Devices help give voice to students
who are autistic
By Luis Zaragoza Mercury News
December 13, 2006
It looks like an ordinary computer
keyboard with a narrow display screen running across the top. Boxy.
Plain. Nothing extraordinary.
But this drab device translates keystrokes into spoken words -- a
concept familiar to anyone who has heard the clipped yet engaging
computer-generated speech of eminent scientist Stephen Hawking. The
technology offers hope of faster and easier communication for some
people with autism, a neurological disorder characterized by
difficulty in verbal communication.
So add potentially life-altering to
that plain keyboard's description.
That's why the Pacific Autism
Center for Education in Sunnyvale, a school for young people with
autism and other developmental disorders, would like to have two
LinkPLUS keyboards ($2,500 each). It's part of a family of what are
called augmentative and alternative communication devices.
What this means for Jan Netto is
that her son Joey, who attends PACE, now has a voice.
``He's come into his own since he's
had access to those devices -- he's kind of clever with that kind of
thing,'' she says.
To see autistic students break
through the speech problems and sensory overload that typify autism
and finally interact with the people around them ``is monumental,''
says Kurt Ohlfs, PACE's executive director, who has a special
connection to the technology.
On any given day, classrooms at
PACE resonate with the sounds of learning. The soothing voices of
therapists and aides combine with an ever-changing array of sounds
produced by children of all ages who sometimes lash out in
frustration. Behavior issues are a chief reason public schools refer
autistic students to specialized schools such as PACE.
PACE was established by parents and
instructors who realized public schools are not equipped to give
autistic children the personal attention they require. In the
specialized environment that emphasizes order and routine, the
breakthroughs big and small keep PACE's instructors motivated. Like
expert locksmiths, they prod and cajole students in hopes of landing
the right combination of therapies to put them on the road to
It's a huge task.
An estimated 1.5 million Americans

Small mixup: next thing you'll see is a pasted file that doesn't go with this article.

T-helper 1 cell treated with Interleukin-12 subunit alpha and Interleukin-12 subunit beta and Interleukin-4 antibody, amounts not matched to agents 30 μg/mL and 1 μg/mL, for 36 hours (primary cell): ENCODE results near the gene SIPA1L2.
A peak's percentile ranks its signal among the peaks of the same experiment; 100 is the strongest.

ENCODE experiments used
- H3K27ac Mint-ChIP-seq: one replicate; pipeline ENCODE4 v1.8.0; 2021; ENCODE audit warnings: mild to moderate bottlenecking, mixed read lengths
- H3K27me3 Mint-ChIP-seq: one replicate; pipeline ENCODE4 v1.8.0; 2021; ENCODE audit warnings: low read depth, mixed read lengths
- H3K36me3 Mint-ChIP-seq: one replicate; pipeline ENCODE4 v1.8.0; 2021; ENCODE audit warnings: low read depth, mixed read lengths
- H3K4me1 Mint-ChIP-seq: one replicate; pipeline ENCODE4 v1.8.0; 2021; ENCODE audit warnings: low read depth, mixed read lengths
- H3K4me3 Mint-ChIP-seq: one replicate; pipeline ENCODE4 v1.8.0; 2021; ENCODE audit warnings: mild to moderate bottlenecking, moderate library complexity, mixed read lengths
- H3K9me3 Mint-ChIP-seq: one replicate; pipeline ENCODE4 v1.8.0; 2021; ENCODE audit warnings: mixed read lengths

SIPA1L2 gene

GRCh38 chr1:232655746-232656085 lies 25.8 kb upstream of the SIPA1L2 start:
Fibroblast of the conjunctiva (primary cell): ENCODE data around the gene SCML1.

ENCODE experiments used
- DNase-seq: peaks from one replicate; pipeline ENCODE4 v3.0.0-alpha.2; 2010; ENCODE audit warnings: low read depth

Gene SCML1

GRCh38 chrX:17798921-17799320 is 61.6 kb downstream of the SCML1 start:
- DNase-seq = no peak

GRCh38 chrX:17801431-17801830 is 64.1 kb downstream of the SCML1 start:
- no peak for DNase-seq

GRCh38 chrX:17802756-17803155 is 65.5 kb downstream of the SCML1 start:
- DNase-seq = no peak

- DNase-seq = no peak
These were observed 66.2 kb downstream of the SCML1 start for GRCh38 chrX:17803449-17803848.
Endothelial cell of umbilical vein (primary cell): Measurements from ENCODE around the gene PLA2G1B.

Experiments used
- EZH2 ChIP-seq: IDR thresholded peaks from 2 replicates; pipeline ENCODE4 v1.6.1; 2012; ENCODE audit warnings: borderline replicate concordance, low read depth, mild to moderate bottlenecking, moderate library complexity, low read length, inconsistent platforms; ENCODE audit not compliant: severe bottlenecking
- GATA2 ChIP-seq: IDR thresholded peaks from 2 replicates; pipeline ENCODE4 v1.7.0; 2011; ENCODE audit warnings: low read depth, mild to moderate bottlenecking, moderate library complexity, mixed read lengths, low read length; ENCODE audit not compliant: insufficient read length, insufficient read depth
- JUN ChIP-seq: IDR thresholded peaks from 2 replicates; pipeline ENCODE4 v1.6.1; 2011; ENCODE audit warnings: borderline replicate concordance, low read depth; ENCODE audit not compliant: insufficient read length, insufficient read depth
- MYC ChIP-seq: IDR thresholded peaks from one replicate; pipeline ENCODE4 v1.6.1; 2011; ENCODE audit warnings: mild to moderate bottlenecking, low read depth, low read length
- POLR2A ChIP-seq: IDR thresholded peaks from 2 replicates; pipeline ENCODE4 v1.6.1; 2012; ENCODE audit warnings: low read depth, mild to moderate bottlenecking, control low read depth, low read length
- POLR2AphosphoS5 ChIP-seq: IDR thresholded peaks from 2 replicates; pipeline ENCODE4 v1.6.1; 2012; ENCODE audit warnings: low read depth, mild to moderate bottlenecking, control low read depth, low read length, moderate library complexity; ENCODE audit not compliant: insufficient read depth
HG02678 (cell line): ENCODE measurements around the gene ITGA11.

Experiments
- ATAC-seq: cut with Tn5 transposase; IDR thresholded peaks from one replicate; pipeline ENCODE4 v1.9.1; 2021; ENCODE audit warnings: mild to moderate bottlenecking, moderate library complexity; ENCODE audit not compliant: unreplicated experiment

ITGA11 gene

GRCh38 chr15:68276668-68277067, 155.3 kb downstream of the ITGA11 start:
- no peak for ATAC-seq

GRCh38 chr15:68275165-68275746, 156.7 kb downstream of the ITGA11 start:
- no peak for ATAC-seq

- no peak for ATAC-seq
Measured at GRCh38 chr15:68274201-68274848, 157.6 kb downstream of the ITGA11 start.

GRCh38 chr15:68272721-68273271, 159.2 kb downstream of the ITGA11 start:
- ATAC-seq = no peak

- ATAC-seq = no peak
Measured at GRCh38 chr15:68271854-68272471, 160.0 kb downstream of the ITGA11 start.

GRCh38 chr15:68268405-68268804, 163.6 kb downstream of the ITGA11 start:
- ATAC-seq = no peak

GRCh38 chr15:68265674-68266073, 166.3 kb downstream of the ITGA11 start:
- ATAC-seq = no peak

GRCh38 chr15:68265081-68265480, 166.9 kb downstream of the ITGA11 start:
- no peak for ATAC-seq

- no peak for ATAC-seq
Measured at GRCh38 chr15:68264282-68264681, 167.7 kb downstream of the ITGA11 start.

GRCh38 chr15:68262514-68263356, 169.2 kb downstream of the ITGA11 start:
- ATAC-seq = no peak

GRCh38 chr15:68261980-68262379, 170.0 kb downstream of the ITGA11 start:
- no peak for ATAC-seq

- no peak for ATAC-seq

have some form of autism. It is such a vastly complex condition that
no single therapy or device can be applied across the board.
Still, technology is evolving so
swiftly that PACE instructors are eager to employ devices that help
students express their curiosity and reduce the frustration that
comes from their inability to easily relay wants and needs.
LinkPLUS was developed for people
who have lost the ability to speak -- but can still type or use a
stylus -- because of a brain injury, stroke, disability or
degenerative disorders such as amyotrophic lateral sclerosis, or ALS.
It's also known as Lou Gehrig's disease, and it's what caused
Hawking's paralysis and loss of speech.
Sixty percent of the 53 students at
PACE don't speak. Therapy for some involves classroom study. Others
use devices with touch-screen technology that foster interaction
between students and others -- a key aspect of learning at the
In one exercise, a therapist guides
Joey Netto in using a touch-screen device that displays various
icons representing pre-set questions and objects. Playing the role
of library clerk, Joey helps other students check out books from the
collection. He uses a stylus to select questions such as, ``What is
your name?'' The device translates the set message into spoken
words. The student selects another icon to ask a student his
classroom number. Another icon results in a simple ``Bye'' when the
transaction is over.
``Good job!'' therapist Christy
The exercise shows just how
comfortable some students can be with technology. And that's what
makes something like the LinkPLUS device so exciting. There's no
telling just how much an autistic student has learned until a way is
found for him to express himself.
Ohlfs says he's observed some
students who are somewhat bored with tapping icons on a screen but,
given access to a keyboard device, suddenly blossom, speaking
It's a particularly satisfying
result for him, since he began his professional life as an engineer
building the same type of touch pad devices that he is now hoping to
use more extensively to help students at PACE and elsewhere.
So how did an engineer come to run
a school? Through a series of events, he became a board member for
PACE, and then interim director. He was tentative at first, but
found himself absorbed by the daily challenges. His tenure kept
being extended. Lately he has been involved in sharing advances in
autism education with other agencies and public schools. Much of
that work involves changing attitudes about what people with autism
Given his background, he's busy
developing new ways to employ technology in teaching. He's currently
involved in using video to track student development. And because he
knows it inside and out, he's eager to see how touch-screen
technology can be adapted to propel PACE's work.
``If I can leverage technology I
helped develop -- I'd be thrilled,'' Ohlfs says, displaying the
enthusiasm and determination that have helped him thrive in his new
career. ``Nothing is more fulfilling than to be at both ends of